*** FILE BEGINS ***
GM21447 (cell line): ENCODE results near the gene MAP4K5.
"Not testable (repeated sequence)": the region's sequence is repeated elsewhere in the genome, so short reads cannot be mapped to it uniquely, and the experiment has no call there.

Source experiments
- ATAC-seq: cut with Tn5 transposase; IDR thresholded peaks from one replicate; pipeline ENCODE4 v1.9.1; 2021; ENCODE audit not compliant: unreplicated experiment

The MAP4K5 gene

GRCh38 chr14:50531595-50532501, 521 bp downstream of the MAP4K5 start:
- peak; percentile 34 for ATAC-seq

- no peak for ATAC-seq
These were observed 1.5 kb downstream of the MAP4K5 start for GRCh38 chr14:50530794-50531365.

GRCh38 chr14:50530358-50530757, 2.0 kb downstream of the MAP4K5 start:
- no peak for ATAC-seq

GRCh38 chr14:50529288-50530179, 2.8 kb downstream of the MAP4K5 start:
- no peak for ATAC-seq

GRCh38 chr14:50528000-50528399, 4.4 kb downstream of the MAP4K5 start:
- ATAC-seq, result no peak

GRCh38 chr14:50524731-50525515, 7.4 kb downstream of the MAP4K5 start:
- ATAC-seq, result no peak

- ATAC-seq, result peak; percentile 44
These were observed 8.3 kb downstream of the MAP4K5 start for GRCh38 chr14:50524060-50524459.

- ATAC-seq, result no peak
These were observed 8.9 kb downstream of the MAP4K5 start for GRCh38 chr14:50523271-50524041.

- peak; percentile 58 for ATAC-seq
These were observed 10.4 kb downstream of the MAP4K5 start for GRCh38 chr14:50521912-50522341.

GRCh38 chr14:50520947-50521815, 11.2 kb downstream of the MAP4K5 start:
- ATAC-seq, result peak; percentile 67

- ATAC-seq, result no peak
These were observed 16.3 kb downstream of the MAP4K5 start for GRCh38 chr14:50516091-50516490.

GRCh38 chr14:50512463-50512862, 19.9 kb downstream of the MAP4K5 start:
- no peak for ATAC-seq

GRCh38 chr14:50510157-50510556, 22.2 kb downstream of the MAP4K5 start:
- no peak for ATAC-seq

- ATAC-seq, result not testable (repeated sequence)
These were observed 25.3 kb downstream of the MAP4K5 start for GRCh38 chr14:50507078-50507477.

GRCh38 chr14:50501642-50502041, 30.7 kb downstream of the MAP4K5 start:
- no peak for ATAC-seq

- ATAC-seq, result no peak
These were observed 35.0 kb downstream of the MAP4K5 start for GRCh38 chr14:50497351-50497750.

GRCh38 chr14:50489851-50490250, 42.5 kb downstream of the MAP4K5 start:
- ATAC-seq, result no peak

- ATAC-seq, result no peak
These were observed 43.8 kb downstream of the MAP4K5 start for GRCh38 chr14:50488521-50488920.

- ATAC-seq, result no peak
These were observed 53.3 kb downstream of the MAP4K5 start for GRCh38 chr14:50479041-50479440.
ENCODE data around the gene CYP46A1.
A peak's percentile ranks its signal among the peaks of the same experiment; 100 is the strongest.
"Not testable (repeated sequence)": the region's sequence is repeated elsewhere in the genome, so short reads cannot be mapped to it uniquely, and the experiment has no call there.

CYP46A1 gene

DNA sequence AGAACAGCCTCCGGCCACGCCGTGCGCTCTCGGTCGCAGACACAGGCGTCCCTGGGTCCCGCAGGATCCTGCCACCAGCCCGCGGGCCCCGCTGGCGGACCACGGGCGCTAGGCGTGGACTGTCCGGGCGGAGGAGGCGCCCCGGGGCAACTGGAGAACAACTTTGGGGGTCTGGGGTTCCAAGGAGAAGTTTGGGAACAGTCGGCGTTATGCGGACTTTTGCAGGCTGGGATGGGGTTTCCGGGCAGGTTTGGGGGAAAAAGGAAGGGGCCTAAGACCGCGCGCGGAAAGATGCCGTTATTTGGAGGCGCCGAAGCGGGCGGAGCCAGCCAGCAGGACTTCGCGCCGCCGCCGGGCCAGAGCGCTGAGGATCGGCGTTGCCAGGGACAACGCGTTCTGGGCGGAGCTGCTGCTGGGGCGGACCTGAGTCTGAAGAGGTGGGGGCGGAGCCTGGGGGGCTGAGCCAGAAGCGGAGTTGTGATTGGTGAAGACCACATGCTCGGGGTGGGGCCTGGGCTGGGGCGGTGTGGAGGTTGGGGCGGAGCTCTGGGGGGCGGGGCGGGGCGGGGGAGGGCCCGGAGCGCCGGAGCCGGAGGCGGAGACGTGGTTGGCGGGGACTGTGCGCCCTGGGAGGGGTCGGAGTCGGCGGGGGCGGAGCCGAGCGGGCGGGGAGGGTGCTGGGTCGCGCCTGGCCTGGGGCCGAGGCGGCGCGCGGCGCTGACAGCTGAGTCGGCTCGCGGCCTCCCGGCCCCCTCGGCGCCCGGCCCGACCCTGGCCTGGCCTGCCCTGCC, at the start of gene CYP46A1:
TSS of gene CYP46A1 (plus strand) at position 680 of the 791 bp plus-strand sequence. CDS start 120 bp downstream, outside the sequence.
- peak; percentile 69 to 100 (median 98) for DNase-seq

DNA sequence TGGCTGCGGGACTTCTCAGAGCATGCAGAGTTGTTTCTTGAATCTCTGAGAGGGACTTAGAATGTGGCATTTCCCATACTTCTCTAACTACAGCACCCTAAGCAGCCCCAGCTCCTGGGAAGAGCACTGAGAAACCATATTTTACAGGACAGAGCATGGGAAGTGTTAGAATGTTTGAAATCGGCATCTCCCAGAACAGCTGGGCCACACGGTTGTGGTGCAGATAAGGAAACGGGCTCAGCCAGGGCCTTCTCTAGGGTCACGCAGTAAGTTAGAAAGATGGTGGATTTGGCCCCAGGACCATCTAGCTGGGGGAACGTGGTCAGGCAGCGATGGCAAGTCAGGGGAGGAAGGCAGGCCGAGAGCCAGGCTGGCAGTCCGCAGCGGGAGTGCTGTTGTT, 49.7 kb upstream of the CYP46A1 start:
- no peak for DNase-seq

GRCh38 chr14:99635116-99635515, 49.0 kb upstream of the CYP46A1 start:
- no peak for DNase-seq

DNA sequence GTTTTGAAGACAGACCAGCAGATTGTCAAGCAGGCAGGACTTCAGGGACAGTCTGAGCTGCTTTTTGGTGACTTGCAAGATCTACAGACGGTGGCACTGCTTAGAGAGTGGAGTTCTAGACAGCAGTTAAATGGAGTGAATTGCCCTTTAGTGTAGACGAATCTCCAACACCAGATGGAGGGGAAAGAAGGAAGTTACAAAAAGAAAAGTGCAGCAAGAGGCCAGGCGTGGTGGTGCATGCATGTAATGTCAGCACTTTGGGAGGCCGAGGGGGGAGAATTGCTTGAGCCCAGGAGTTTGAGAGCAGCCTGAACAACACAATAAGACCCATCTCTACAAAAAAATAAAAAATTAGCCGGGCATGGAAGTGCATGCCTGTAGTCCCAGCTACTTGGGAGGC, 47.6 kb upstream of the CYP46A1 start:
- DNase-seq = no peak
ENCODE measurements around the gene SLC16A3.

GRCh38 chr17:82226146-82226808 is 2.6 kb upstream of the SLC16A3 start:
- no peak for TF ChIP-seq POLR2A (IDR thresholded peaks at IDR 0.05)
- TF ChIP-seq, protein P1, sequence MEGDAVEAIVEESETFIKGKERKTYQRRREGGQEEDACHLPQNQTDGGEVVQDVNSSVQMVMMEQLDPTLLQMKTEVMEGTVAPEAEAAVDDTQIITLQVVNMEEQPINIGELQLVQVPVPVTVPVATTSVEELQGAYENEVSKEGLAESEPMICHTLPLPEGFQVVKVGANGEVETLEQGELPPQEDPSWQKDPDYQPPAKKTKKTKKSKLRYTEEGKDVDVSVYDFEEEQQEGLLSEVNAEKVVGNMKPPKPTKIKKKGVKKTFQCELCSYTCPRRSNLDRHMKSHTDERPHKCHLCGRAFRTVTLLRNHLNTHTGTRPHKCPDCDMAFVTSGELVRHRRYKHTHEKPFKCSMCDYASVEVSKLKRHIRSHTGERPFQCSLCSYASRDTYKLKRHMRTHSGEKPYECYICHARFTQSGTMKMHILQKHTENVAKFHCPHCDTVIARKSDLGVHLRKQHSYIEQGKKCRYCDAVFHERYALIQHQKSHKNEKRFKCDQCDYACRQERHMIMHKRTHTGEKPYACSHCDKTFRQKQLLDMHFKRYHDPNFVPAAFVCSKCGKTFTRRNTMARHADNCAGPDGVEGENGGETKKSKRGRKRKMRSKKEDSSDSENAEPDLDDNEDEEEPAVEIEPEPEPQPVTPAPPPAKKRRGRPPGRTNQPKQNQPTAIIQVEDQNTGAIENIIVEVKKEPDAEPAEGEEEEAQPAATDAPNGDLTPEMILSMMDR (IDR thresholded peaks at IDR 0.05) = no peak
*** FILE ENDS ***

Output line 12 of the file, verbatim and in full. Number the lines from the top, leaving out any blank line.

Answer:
GRCh38 chr14:50529288-50530179, 2.8 kb downstream of the MAP4K5 start: